A brown haired woman named Amanda Hopkins photographed wearing black, smiling for a photograph, following her liver tumor and treatment

With liver tumor gone, mother of two feels ‘like a new person’

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When a suspected case of kidney stones revealed a tumor on Amanda Hopkins’ liver, she chose a minimally invasive solution at Methodist Richardson Medical Center over the “wait and see” approach.

After all, it was the second time in five years that a CT scan turned up a benign growth for the 37-year-old mother of two from Garland. And once again, exhaustion and gastrointestinal problems were making her life miserable late last year.

“I never expected to hear ‘we found something’ for the second time,” says Amanda, who at age 32 had surgery to remove an ovarian cyst, discovered during surgery to correct a bad case of kidney stones.

Initially advised to watch and wait, Amanda sought a second opinion from Methodist Richardson. And she’s glad she did.

“I loved my care at Methodist Richardson,” she says. “I feel like a new person.”

A woman named Amanda Hopkins photographed with her two children, all wearing black shirts, following her liver tumor and treatment

Healthier than she’s been in years, Amanda says she finally has the energy to keep up with her kids.


Years ago, Amanda had a painful case of kidney stones that required doctors to place a stent to help them pass.

During that procedure, her surgeon found an ovarian cyst. The surgery to remove it led to the discovery and treatment of stage four endometriosis, a painful condition in which tissue that is similar to the lining of the uterus grows outside of that organ.

Five years later, Amanda felt a sense of déjà vu after learning she had a tumor the size of an apple on her liver, what’s known as a hepatocellular adenoma — generally benign tumors that form on the organ.

“My primary care physician wanted to take the standard ‘wait and see’ approach,” she says. “This meant I would have another MRI in six months to see if the tumors had grown before making a decision on whether or not they needed to be removed.”

Given her medical history, Amanda wasn’t comfortable with waiting.

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Amanda immediately knew she was in the right hands after one appointment with Joseph F. Buell, MD, general surgeon specializing in hepatobiliary and oncologic surgeries on the medical staff at Methodist Richardson.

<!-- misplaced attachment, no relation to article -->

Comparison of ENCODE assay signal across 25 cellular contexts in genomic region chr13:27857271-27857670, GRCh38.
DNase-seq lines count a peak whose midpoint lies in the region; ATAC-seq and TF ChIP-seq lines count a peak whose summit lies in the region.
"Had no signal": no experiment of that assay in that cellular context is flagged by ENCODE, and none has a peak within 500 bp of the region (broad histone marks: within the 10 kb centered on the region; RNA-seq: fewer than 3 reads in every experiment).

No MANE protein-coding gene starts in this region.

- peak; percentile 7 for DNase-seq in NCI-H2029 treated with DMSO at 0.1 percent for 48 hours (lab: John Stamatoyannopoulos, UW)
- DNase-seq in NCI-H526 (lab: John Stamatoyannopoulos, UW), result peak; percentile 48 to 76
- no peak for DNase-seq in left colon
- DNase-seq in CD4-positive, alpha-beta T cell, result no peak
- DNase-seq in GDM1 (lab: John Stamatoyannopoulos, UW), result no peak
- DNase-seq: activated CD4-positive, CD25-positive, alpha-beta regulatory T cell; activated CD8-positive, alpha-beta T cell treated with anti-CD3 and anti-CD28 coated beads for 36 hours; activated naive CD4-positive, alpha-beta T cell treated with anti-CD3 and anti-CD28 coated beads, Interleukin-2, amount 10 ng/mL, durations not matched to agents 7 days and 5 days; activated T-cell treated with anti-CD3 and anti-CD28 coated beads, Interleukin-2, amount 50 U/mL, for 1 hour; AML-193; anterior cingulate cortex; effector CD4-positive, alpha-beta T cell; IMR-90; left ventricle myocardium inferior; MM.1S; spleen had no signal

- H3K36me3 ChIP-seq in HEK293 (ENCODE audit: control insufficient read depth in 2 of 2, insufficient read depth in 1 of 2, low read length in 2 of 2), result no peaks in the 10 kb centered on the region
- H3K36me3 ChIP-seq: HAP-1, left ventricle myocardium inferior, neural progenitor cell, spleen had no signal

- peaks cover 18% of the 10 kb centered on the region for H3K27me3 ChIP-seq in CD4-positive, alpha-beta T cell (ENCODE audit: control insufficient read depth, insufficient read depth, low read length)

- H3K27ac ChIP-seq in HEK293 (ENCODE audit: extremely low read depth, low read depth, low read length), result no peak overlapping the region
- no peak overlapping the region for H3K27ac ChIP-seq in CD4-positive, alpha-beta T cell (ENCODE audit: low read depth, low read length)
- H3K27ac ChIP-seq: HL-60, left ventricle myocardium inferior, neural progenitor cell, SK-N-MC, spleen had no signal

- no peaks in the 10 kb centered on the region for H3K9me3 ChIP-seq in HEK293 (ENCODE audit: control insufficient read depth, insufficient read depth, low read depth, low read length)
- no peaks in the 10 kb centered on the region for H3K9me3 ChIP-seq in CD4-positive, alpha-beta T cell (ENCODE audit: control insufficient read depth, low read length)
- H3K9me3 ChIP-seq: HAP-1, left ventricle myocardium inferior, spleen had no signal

At Dr. Buell’s recommendation, Amanda agreed to have the tumor removed. While the growth was benign, liver adenomas like hers have a significant risk for complications, including bleeding, rupture, and even the development of long-term cancer, Dr. Buell says.

“Decades ago, removing part of the liver wasn’t nearly as safe as it is today and that is how the ‘wait and see’ approach to liver adenomas became the standard,” Dr. Buell explains. “These days, liver resection is safe and can be done with minimally invasive technology.”

A woman named Amanda Hopkins photographed with her children, all wearing black shirts, and another person at a table

Feeling ‘like a new person’ means happier days with her kids and everyone else she cares about.


On Dec. 18, 2023, Amanda had the tumor and about a third of her liver removed by Dr. Buell and his partner Houssam Osman, MD, hepatobiliary surgeon on the medical staff at Methodist Richardson.

Performed laparoscopically, this minimally invasive approach meant a shorter hospital stay for Amanda, as well as a less painful recovery and lower complication rates.

“Her surgery was a success in more than one way,” Dr. Buell says. “Not only did we cure her of risky adenomas that were bigger than we thought, but we also discovered early stages of fatty liver disease, which, if left undetected, can lead to serious liver complications.”

Amanda again turned her life around and changed her diet and is losing weight to protect her health.

“I didn’t realize how bad I had been feeling for the last few years,” she says. “My bloodwork is great, my symptoms are gone and I finally have the energy to keep up with my kids and live my life.”